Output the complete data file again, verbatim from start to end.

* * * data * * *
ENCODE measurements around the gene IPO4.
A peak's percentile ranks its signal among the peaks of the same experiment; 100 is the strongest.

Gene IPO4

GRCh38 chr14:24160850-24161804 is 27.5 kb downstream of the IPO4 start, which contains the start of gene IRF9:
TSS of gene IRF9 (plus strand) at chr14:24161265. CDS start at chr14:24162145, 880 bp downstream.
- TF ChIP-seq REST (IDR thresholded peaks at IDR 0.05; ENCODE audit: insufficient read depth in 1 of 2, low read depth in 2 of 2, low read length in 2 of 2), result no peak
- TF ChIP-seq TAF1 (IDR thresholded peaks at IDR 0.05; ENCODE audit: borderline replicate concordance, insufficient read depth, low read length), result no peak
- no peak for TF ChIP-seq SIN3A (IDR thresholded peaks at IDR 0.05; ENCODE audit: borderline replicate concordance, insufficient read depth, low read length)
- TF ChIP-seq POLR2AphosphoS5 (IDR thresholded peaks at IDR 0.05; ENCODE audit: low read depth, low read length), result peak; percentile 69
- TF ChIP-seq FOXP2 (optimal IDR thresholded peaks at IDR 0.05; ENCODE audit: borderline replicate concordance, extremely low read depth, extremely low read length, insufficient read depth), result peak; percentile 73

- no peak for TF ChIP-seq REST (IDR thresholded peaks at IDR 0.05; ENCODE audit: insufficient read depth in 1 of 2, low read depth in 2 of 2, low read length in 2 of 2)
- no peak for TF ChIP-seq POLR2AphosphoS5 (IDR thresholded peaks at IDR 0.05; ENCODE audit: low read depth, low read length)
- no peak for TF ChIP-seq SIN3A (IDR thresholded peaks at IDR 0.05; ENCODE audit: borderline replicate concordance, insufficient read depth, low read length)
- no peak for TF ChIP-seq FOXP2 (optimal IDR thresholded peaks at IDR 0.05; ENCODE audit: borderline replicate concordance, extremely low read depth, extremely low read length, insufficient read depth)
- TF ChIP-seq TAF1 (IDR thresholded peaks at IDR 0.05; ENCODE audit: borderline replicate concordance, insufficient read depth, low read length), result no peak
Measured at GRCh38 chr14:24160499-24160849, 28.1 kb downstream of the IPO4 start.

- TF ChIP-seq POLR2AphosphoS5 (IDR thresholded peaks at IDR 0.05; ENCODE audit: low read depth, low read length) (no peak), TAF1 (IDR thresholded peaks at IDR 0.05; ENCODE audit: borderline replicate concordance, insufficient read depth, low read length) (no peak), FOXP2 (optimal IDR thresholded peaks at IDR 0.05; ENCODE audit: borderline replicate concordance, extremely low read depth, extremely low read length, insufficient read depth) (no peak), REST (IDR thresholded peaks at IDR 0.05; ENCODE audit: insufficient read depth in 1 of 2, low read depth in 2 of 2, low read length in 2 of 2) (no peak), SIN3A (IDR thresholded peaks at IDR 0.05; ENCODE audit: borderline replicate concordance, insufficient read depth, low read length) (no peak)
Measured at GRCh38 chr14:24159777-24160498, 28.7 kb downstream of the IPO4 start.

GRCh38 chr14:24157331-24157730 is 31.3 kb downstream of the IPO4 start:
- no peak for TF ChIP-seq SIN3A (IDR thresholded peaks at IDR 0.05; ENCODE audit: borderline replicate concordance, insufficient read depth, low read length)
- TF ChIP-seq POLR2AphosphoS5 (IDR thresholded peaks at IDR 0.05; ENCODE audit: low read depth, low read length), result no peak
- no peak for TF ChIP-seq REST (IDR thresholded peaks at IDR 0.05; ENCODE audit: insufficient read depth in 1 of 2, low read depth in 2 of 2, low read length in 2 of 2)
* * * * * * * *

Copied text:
ENCODE measurements around the gene IPO4.
A peak's percentile ranks its signal among the peaks of the same experiment; 100 is the strongest.

Gene IPO4

GRCh38 chr14:24160850-24161804 is 27.5 kb downstream of the IPO4 start, which contains the start of gene IRF9:
TSS of gene IRF9 (plus strand) at chr14:24161265. CDS start at chr14:24162145, 880 bp downstream.
- TF ChIP-seq REST (IDR thresholded peaks at IDR 0.05; ENCODE audit: insufficient read depth in 1 of 2, low read depth in 2 of 2, low read length in 2 of 2), result no peak
- TF ChIP-seq TAF1 (IDR thresholded peaks at IDR 0.05; ENCODE audit: borderline replicate concordance, insufficient read depth, low read length), result no peak
- no peak for TF ChIP-seq SIN3A (IDR thresholded peaks at IDR 0.05; ENCODE audit: borderline replicate concordance, insufficient read depth, low read length)
- TF ChIP-seq POLR2AphosphoS5 (IDR thresholded peaks at IDR 0.05; ENCODE audit: low read depth, low read length), result peak; percentile 69
- TF ChIP-seq FOXP2 (optimal IDR thresholded peaks at IDR 0.05; ENCODE audit: borderline replicate concordance, extremely low read depth, extremely low read length, insufficient read depth), result peak; percentile 73

- no peak for TF ChIP-seq REST (IDR thresholded peaks at IDR 0.05; ENCODE audit: insufficient read depth in 1 of 2, low read depth in 2 of 2, low read length in 2 of 2)
- no peak for TF ChIP-seq POLR2AphosphoS5 (IDR thresholded peaks at IDR 0.05; ENCODE audit: low read depth, low read length)
- no peak for TF ChIP-seq SIN3A (IDR thresholded peaks at IDR 0.05; ENCODE audit: borderline replicate concordance, insufficient read depth, low read length)
- no peak for TF ChIP-seq FOXP2 (optimal IDR thresholded peaks at IDR 0.05; ENCODE audit: borderline replicate concordance, extremely low read depth, extremely low read length, insufficient read depth)
- TF ChIP-seq TAF1 (IDR thresholded peaks at IDR 0.05; ENCODE audit: borderline replicate concordance, insufficient read depth, low read length), result no peak
Measured at GRCh38 chr14:24160499-24160849, 28.1 kb downstream of the IPO4 start.

- TF ChIP-seq POLR2AphosphoS5 (IDR thresholded peaks at IDR 0.05; ENCODE audit: low read depth, low read length) (no peak), TAF1 (IDR thresholded peaks at IDR 0.05; ENCODE audit: borderline replicate concordance, insufficient read depth, low read length) (no peak), FOXP2 (optimal IDR thresholded peaks at IDR 0.05; ENCODE audit: borderline replicate concordance, extremely low read depth, extremely low read length, insufficient read depth) (no peak), REST (IDR thresholded peaks at IDR 0.05; ENCODE audit: insufficient read depth in 1 of 2, low read depth in 2 of 2, low read length in 2 of 2) (no peak), SIN3A (IDR thresholded peaks at IDR 0.05; ENCODE audit: borderline replicate concordance, insufficient read depth, low read length) (no peak)
Measured at GRCh38 chr14:24159777-24160498, 28.7 kb downstream of the IPO4 start.

GRCh38 chr14:24157331-24157730 is 31.3 kb downstream of the IPO4 start:
- no peak for TF ChIP-seq SIN3A (IDR thresholded peaks at IDR 0.05; ENCODE audit: borderline replicate concordance, insufficient read depth, low read length)
- TF ChIP-seq POLR2AphosphoS5 (IDR thresholded peaks at IDR 0.05; ENCODE audit: low read depth, low read length), result no peak
- no peak for TF ChIP-seq REST (IDR thresholded peaks at IDR 0.05; ENCODE audit: insufficient read depth in 1 of 2, low read depth in 2 of 2, low read length in 2 of 2)